When Katy was setting up this website for me, I asked Carol Rumens would she be kind enough to let me have one of her poems to help get the site off to a good start; she readily responded, 'yes'.  This week we are privileged to post her poem, which arrived accompanied by her apology for having taken so long over her choice.  This is typical of Carol's generosity - not so much the apology, but more her patience in searching through the mass of published work for just the right poem, the one which is, in her own words, "still dear to my heart".  This lovely, tender, sad evocation of an age we'd like to think has passed, takes the form of the 'villanelle', which description will be of no help to those not familiar with the term, yet many will know by heart the opening line of one:  Do not go gentle into that good night, by Dylan Thomas.  Is it because the villanelle is such a difficult, tight-reined form that we see few being written today?  It certainly does take practice and patience to pull it off with success.  Let's enjoy Carol's poem, then dwell a while on how the expert does it.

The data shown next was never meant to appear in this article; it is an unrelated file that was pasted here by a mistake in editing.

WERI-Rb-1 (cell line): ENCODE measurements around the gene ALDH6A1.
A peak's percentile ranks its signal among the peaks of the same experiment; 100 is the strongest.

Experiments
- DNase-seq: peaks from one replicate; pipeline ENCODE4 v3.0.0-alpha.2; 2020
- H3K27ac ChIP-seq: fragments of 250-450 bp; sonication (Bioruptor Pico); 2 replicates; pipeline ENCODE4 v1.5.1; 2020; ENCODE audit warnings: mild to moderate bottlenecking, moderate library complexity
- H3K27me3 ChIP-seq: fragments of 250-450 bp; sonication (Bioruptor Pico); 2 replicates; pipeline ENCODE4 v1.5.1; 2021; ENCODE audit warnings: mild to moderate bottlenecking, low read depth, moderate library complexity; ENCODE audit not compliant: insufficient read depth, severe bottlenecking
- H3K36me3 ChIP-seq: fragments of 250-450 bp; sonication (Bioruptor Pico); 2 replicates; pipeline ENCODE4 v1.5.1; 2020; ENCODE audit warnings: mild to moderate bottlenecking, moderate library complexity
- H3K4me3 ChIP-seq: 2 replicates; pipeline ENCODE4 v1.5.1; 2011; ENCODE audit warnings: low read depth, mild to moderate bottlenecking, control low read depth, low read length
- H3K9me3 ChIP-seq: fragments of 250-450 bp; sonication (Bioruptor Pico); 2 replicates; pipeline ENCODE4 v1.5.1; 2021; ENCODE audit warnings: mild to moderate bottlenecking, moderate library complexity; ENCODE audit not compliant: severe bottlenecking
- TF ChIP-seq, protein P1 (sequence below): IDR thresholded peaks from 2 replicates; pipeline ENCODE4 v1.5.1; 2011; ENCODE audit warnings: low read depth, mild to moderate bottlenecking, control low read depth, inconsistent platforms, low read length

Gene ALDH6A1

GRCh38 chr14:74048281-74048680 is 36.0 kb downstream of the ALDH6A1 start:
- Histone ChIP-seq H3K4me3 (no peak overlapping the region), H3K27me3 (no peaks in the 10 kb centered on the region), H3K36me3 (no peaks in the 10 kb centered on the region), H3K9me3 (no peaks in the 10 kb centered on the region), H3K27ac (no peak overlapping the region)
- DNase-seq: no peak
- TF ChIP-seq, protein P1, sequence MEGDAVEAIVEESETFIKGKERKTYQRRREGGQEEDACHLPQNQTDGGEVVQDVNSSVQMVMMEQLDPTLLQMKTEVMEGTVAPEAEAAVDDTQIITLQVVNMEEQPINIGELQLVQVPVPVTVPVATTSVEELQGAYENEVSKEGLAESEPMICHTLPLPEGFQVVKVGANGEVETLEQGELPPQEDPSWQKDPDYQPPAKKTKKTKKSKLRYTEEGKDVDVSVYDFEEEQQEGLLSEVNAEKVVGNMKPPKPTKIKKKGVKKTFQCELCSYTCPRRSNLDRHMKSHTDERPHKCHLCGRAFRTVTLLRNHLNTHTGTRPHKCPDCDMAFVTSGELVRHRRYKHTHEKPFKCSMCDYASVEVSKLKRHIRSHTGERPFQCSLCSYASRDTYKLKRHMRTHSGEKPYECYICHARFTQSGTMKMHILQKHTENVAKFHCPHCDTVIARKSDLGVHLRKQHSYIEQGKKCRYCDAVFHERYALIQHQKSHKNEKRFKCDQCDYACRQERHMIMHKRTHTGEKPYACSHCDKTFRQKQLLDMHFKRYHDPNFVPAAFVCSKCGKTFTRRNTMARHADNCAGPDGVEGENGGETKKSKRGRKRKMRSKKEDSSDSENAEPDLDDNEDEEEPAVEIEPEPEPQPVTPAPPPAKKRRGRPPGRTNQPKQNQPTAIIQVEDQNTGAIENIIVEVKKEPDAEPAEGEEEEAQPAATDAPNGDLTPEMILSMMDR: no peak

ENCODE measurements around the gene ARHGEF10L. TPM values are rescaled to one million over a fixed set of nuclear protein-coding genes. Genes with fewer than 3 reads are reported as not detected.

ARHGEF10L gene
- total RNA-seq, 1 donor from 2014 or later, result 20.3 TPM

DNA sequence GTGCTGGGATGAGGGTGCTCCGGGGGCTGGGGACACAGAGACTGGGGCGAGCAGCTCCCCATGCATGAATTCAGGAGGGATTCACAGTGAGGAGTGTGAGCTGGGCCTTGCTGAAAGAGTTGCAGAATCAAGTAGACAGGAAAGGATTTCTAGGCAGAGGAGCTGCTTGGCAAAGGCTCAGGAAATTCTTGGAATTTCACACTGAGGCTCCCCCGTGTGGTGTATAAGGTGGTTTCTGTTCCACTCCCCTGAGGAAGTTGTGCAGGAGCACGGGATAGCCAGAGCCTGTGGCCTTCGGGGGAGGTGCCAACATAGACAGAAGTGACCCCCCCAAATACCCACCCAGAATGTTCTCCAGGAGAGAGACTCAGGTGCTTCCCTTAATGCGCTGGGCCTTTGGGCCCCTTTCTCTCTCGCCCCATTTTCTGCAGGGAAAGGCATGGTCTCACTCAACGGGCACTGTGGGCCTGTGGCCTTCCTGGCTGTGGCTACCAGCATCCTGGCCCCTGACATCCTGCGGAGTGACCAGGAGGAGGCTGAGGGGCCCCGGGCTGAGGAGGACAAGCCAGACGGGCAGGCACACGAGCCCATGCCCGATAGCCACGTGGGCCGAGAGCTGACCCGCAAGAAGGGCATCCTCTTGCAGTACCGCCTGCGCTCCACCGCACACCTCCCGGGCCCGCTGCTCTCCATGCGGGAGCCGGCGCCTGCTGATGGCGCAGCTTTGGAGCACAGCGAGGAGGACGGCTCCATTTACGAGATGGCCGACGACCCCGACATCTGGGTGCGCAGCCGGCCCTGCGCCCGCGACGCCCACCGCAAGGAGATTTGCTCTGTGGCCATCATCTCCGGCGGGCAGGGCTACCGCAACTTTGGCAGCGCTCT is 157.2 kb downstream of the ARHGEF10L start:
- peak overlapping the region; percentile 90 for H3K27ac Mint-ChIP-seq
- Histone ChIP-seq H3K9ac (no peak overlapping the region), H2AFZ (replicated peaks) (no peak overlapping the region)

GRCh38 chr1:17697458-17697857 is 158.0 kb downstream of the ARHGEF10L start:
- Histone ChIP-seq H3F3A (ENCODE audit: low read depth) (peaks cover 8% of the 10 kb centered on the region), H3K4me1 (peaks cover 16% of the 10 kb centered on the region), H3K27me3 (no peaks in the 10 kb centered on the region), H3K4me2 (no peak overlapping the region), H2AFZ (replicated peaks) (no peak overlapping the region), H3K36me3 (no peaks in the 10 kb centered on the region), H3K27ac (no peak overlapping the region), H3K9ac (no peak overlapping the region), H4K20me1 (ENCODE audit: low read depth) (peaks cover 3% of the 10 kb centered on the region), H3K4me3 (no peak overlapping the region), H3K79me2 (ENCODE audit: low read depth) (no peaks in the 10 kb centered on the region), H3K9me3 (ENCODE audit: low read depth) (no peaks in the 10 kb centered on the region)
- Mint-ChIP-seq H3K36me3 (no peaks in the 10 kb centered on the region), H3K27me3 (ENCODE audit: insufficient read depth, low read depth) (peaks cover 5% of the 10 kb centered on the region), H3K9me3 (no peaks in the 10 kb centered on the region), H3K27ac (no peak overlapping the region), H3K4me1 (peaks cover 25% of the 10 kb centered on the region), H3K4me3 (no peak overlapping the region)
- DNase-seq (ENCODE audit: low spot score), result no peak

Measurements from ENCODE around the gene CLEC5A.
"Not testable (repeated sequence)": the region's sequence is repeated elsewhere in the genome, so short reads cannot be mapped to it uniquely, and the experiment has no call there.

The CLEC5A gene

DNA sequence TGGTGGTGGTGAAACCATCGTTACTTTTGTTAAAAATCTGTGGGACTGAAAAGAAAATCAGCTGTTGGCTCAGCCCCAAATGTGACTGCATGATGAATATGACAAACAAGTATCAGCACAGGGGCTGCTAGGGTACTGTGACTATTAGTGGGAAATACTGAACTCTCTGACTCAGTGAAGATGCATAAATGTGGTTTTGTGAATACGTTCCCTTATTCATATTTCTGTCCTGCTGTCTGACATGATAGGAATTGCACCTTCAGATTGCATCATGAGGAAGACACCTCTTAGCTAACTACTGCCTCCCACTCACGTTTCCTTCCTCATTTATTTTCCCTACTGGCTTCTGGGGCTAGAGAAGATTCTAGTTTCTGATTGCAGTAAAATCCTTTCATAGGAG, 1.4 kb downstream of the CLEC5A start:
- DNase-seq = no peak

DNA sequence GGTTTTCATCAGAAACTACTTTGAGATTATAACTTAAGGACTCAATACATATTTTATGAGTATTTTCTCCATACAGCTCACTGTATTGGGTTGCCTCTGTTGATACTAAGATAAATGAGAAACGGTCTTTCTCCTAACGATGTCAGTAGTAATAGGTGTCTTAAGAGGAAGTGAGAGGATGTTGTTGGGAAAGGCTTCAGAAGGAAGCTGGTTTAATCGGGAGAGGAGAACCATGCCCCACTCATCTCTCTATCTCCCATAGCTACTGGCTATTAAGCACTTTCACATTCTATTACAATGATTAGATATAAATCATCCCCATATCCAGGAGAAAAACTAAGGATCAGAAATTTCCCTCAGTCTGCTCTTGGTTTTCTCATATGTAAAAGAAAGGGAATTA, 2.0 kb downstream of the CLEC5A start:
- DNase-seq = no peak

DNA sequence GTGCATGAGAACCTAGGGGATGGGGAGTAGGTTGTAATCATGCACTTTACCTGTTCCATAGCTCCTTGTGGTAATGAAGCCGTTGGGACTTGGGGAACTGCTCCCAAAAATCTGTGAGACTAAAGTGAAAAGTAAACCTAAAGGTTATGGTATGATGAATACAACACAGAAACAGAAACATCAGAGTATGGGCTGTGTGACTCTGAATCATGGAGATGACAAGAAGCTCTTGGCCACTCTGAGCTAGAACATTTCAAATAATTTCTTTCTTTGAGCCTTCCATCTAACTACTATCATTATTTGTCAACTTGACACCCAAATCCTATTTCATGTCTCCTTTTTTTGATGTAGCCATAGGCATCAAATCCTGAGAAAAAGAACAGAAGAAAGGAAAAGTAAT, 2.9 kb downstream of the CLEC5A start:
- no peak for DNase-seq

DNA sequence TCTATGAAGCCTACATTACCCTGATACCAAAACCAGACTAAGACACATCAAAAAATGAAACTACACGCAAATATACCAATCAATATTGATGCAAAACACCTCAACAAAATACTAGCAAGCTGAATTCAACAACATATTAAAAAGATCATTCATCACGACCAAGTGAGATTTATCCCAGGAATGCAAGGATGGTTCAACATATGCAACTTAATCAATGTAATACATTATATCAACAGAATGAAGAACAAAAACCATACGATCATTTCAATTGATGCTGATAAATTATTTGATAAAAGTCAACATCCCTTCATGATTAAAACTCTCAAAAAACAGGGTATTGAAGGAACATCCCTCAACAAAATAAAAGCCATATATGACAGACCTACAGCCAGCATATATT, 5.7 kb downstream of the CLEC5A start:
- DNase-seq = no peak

A Case of Deprivation

 

A shelf of books, a little meat -
How rich we felt, how deeply fed -
But these are not what children eat.

The registrar rose from his seat.
Confetti danced, and thus were wed
A shelf of books, a little meat.

We sang, for songs are cheap and sweet,
The state dropped by with crusts of bread -
But these are not what children eat.

They came demanding trick or treat?
We shut our eyes, and served instead
 A shelf of books, a little meat.

Then on our hearts the whole world beat,
And of our hopes the whole world said
But these are not what children eat.

Two shadows shiver on our street.
They have a roof, a fire, a bed,
A shelf of books, a little meat -
But these are not what children eat.

 

Carol Rumens (Star Whisper, Secker, 1983, London)

Poem posted Saturday 3rd September.